The expression “those who can, do; those who can’t, teach” does a great disservice to teachers everywhere. In the sphere of music, teaching is often regarded as a “second best” option for those who have trained as performers, yet for anyone who has encountered a great music teacher, it is evident that this is a highly-skilled profession, requiring many hours of training and commitment.

The sad thing is that so many young musicians go through the conservatoire or music college training, being taught how to be performers, yet very few of them will be able to make a living solely by performing and concertising. Concert fees hardly take into account the many hours of preparation, and only those at the very top of the profession can command the highest fees. Nor do positions in orchestras pay particularly well. Thus, many musicians turn to teaching as a way of securing a regular income.

A common misconception is that if you are a great performing artist, you must, by default, also be a great teacher, but the two things do not necessarily go hand in hand. While both activities are about communication, teaching is about communicating the techniques and artistry of playing music largely through the medium of the spoken word and physical demonstration. The best teachers can articulate the complexities of playing an instrument in simple terms, demystifying aspects of technique, for example, through the use of metaphor or imagery. Good teachers are also highly adaptable for they appreciate that there is no “one size fits all” approach and that each student must be treated as an individual.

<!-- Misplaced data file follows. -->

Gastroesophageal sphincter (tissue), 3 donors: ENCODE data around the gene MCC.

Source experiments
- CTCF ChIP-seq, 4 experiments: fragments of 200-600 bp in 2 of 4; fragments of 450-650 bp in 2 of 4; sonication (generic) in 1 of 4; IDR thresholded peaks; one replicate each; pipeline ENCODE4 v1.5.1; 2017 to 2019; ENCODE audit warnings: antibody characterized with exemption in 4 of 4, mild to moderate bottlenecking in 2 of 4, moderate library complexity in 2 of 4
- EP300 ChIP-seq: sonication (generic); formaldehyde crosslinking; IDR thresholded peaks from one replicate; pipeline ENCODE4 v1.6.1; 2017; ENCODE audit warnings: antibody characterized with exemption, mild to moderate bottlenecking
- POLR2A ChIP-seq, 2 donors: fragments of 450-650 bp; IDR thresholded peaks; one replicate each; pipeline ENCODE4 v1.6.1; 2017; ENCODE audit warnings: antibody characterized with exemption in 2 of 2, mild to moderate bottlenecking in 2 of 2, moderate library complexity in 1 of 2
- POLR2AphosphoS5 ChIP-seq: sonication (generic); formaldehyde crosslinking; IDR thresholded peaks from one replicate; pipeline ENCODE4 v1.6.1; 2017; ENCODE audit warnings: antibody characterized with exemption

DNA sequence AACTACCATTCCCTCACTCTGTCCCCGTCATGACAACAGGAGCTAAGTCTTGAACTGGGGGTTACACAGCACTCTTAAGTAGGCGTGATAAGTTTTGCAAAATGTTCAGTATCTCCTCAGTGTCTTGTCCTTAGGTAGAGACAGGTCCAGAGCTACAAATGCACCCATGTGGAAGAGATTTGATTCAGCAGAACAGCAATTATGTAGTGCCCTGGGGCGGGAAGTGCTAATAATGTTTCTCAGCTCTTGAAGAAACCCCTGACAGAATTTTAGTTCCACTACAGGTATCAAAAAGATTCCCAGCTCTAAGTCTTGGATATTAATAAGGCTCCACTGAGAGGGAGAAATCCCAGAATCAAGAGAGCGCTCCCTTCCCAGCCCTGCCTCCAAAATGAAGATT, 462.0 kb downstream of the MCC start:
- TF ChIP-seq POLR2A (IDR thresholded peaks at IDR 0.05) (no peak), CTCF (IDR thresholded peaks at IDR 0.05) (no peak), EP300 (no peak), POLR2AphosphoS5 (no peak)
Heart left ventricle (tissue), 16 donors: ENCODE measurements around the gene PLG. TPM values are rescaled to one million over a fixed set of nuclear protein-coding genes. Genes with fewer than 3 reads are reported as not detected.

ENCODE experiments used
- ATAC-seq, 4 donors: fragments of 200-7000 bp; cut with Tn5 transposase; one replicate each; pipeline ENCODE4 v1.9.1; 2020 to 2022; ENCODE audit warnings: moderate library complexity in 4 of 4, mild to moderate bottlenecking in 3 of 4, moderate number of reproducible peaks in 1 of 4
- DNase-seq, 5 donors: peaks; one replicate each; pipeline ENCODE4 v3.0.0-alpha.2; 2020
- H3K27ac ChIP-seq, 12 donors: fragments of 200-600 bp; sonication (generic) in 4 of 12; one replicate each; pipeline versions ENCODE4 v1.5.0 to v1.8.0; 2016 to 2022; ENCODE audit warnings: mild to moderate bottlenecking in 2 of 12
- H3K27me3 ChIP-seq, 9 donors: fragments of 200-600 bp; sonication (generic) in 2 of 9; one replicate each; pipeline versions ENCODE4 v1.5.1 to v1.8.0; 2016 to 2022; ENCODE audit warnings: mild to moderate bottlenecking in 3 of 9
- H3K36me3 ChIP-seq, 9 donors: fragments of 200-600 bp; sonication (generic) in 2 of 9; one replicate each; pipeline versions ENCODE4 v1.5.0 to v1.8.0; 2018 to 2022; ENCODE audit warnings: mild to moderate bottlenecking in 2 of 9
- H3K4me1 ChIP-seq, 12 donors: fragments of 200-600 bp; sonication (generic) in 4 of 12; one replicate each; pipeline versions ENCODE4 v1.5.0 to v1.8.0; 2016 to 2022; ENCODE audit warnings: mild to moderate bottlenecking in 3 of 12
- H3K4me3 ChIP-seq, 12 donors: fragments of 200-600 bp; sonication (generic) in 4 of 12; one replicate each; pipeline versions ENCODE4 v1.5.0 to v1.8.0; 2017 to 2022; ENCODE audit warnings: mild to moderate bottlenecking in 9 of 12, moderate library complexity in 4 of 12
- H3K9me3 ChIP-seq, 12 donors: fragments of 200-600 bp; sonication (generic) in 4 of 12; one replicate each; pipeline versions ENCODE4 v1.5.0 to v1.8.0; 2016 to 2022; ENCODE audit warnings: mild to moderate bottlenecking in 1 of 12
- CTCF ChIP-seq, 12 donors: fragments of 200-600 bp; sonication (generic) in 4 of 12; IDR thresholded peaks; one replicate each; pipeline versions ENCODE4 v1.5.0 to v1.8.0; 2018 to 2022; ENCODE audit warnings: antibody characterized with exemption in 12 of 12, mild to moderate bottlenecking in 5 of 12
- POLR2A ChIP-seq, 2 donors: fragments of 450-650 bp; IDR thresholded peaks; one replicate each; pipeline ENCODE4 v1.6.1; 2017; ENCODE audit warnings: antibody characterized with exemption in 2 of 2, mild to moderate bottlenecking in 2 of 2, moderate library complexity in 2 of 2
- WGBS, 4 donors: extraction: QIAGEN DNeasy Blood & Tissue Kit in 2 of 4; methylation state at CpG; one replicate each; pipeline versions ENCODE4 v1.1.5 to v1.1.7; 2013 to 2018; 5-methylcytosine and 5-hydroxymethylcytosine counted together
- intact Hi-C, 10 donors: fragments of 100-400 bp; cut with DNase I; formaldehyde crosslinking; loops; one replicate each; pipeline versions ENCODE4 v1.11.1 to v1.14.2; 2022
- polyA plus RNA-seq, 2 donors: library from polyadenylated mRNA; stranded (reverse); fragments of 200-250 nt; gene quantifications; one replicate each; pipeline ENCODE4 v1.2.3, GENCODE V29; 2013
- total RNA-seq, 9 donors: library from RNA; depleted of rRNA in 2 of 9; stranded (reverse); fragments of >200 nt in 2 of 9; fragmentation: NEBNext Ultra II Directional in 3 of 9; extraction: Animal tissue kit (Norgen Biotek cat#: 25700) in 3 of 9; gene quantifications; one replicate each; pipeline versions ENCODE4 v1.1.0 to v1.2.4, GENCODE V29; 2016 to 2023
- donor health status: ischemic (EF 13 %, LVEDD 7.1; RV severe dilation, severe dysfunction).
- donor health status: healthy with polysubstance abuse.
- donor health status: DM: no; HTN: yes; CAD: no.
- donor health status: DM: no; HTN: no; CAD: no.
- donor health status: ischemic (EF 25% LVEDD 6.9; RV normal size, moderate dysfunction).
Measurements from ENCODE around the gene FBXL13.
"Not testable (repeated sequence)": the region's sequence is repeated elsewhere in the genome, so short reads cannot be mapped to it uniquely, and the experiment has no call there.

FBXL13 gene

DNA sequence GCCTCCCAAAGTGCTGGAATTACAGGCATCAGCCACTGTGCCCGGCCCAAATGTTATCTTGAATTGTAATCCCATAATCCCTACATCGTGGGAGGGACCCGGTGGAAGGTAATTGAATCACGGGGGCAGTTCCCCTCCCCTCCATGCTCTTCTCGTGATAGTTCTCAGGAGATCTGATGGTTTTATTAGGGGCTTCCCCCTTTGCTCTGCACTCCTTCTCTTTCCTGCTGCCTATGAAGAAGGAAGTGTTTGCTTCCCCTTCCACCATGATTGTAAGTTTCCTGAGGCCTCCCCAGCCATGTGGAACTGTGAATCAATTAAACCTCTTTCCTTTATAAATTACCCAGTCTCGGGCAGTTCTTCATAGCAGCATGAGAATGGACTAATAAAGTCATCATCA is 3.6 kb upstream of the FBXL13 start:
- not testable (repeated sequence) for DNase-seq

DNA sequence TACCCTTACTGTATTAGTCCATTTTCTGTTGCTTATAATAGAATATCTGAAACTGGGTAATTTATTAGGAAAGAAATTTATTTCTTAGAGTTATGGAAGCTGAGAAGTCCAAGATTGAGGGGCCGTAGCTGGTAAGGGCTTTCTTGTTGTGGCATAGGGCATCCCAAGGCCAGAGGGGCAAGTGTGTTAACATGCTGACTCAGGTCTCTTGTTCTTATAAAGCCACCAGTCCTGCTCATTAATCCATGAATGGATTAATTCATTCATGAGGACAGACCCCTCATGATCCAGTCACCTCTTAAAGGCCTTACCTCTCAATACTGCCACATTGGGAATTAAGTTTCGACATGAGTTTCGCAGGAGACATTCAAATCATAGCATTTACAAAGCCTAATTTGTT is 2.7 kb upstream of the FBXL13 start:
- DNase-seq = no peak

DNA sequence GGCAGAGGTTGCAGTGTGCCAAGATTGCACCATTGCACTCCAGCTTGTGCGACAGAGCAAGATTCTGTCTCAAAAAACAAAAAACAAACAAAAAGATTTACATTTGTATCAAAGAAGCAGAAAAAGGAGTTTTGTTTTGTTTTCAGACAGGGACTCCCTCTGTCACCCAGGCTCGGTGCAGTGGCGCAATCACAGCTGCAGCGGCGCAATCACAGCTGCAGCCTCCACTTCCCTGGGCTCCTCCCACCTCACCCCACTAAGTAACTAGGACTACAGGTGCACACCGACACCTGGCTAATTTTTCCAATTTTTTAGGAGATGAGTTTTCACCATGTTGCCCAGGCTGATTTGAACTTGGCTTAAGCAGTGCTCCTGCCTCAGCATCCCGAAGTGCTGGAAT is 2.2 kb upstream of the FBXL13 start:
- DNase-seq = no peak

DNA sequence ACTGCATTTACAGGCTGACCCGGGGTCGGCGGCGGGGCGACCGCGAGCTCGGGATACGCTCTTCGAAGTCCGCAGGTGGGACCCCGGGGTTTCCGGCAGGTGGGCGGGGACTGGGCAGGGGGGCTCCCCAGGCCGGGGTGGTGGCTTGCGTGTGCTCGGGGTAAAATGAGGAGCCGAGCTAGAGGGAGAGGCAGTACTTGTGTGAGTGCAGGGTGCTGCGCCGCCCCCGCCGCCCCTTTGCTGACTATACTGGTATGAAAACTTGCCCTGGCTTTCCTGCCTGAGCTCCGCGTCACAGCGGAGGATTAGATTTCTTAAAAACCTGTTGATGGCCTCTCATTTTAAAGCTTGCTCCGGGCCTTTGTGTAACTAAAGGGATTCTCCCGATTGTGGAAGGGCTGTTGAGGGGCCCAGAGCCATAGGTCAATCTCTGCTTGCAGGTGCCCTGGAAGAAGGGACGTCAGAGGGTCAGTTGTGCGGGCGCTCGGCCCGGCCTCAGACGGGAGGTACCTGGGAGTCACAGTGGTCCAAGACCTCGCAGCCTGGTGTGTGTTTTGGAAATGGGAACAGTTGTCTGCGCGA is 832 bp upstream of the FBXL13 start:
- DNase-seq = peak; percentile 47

Those fortunate enough to study with some of the great teacher-pianists, who have themselves studied with great teacher-pianists of another era, enjoy a special connection to these earlier teachers and mentors. These generational connections create a tremendous sense of continuity, and this musical ‘provenance’ is invaluable and inspiring when one is learning. Several of my colleagues (both international concert pianists) studied with the acclaimed British pianist and teacher Phyllis Sellick, whose “musical ancestry” included Isidor Philipp, who himself was taught by Georges Mathias, a pupil of Chopin and Kalkbrenner. Such teachers can act as a link to the past, passing on the wisdom handed down from these earlier, great teachers, and enriching one’s experience of previous performers and performances.

Sadly, private music teaching is too often regarded by those outside the profession as “not a proper job”, or a “hobby job” by people who do not appreciate the many hours of preparation and dedication required to teach music. In addition to time spent with students, teachers must plan lessons and take care of the admin of running a teaching practice, including setting and collecting fees, and engaging in ongoing professional development to ensure one remains in touch with current practices and theories.

Teaching is an ongoing learning process in itself: the best teachers are often the most receptive too, and their relationships with their students is less didactic tutor, more mentor and guide. The best teachers are respectful and unselfish, appreciating that students do move on, perhaps to further study at music college or into a professional career, or simply to another teacher to gain a different perspective on their musical studies. Above all, the best teachers care deeply about music and want to encourage and share this love with their students.